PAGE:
Music and Lyrics by Jordan Kamalu
Directed and Choreographed by Jeff Whiting
Reviewed by David Roberts
Theatre Reviews Limited
“Single Wide” is a charming musical with an interesting book, a pleasing country-rock score with solid lyrics. The creative writing team of George D. Nelson and Jordan Kamalu has constructed an engaging musical with strong well-rounded characters with authentic and believable conflicts (problems), with an interesting setting, and strong rich themes. The conflicts drive a powerful plot with enough tension to make the story line sustainable and absorbing.
Katy (played with a redemptive sadness by Emma Stratton) and her mother Amanda (played with the strength of a protective hopefulness by Stacia Fernandez) have had a rough time and are trying to make a new start so Katy’s son Sam (played with an endearing and reparatory charm by Matt Miner) won’t have to “end up just like [them].” Both work tirelessly and hope soon to leave the trailer park where they live. Flossie (played with joyful decadence by Jacqueline Petroccia) occupies an adjacent trailer and does all she can to snag a man, most often making poor choices and not spending much time regretting those choices. Maclain Nelson portrays Flossie’s beaus including Bodie (the perhaps keeper). Freddi (Maya Landau) and Ali (Alex Lanning) round out the women living from paycheck to paycheck and ready for a life they feel is long overdue. It seems the consistent problem for all of these women has been unreliable, unfaithful, and unappreciative men.
The trailer park is a dysfunctional family and it is unlikely anyone would be able to escape their “Microwave Life.” This setting (brilliant design by Jason Ardizzone-West) is a trope (here an extended metaphor) for all life’s situations where people feel stuck, disenfranchised, betrayed, cheated, ignored, discounted, discouraged, or marginalized in any way. Into this dysfunctional family enters a guy named Guy (perhaps an Everyman or an Anyman) played with stunning energy by the remarkable Derek Carley. Guy comes to the trailer park to drink away his problems including his PTSD after serving in Afghanistan but instead, after being befriended by Sam, becomes the catalyst for significant change.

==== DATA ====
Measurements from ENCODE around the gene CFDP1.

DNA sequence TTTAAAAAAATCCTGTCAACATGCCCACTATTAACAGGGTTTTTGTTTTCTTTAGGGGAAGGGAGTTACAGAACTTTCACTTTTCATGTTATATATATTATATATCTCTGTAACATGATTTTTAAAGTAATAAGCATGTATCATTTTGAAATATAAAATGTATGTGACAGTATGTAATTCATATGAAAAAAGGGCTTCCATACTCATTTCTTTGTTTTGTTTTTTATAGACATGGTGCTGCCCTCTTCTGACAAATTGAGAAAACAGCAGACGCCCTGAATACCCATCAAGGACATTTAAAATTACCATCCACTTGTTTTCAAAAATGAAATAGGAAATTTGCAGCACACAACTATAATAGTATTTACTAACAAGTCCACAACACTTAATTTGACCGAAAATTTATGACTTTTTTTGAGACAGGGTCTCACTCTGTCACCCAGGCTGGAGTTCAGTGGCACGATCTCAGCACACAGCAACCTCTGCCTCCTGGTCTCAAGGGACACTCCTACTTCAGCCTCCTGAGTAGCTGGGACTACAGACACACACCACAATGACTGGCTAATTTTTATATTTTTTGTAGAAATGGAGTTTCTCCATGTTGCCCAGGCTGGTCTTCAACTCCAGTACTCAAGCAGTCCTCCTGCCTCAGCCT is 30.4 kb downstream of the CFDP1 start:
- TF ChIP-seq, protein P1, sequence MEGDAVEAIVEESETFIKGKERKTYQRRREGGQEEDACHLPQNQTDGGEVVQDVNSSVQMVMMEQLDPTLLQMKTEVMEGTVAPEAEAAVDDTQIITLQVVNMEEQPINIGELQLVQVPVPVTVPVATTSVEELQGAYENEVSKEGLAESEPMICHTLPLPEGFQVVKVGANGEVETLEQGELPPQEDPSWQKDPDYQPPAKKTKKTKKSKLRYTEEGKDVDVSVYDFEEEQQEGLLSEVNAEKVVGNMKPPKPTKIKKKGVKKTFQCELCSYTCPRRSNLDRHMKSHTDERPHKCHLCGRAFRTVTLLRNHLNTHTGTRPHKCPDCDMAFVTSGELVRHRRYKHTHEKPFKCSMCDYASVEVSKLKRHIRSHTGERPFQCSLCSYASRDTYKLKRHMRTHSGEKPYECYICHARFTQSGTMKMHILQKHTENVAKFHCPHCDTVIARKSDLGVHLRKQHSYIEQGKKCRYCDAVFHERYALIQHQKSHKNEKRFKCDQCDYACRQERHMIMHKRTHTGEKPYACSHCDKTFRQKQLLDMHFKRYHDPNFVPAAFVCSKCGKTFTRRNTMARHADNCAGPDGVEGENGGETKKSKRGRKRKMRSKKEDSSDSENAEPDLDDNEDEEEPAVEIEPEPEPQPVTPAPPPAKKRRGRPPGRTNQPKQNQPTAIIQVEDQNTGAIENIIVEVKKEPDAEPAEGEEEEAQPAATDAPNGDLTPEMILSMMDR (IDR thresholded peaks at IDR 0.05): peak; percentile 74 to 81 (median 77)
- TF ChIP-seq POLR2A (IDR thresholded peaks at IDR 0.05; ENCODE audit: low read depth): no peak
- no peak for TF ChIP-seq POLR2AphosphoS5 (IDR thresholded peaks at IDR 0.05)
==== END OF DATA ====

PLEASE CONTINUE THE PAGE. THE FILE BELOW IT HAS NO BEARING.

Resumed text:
This change agent has his work cut out for him in the person of Flossie who, despite knowing Katy likes Guy (Sam sets that one up), is determined to win him over with her charms (“The World Revolves Around Me”). If there is any disappointment with “Single Wide” it is with the character of Flossie (not with Ms. Petroccia’s spot-on portrayal of that character). Flossie needs a morally ambiguous backbone. She is too flat and her begonia “children” do not give her enough dimension to balance likability with dislike.
It is difficult to say more about Flossie’s attempt to betray Katy without a spoiler alert. Under Jeff Whiting’s deft and decisive direction, the ensemble cast keeps the action moving with enough twists and turns to keep the audience in suspense and completely engaged. The chemistry between Guy and Sam is electric and charged with emotion and attributable to the extraordinary craft of Mr. Carley and the young Mr. Miner.
The musical numbers in “Half Wide” are all effective. Standing out are Derek Carley’s interpretation of Guy’s “Till It Feels Like Home,” “Just Takes One” sung by Stacia Fernandez, and the trio sung by Emma Stratton (Katy), Derek Carley (Guy), and Jacqueline Petroccia (Flossie). “Single Wide” is a new musical for all those who believe in the redemptive power of unconditional and non-judgmental love and the resilience of the human spirit. Hopefully it will find a home on another stage very soon.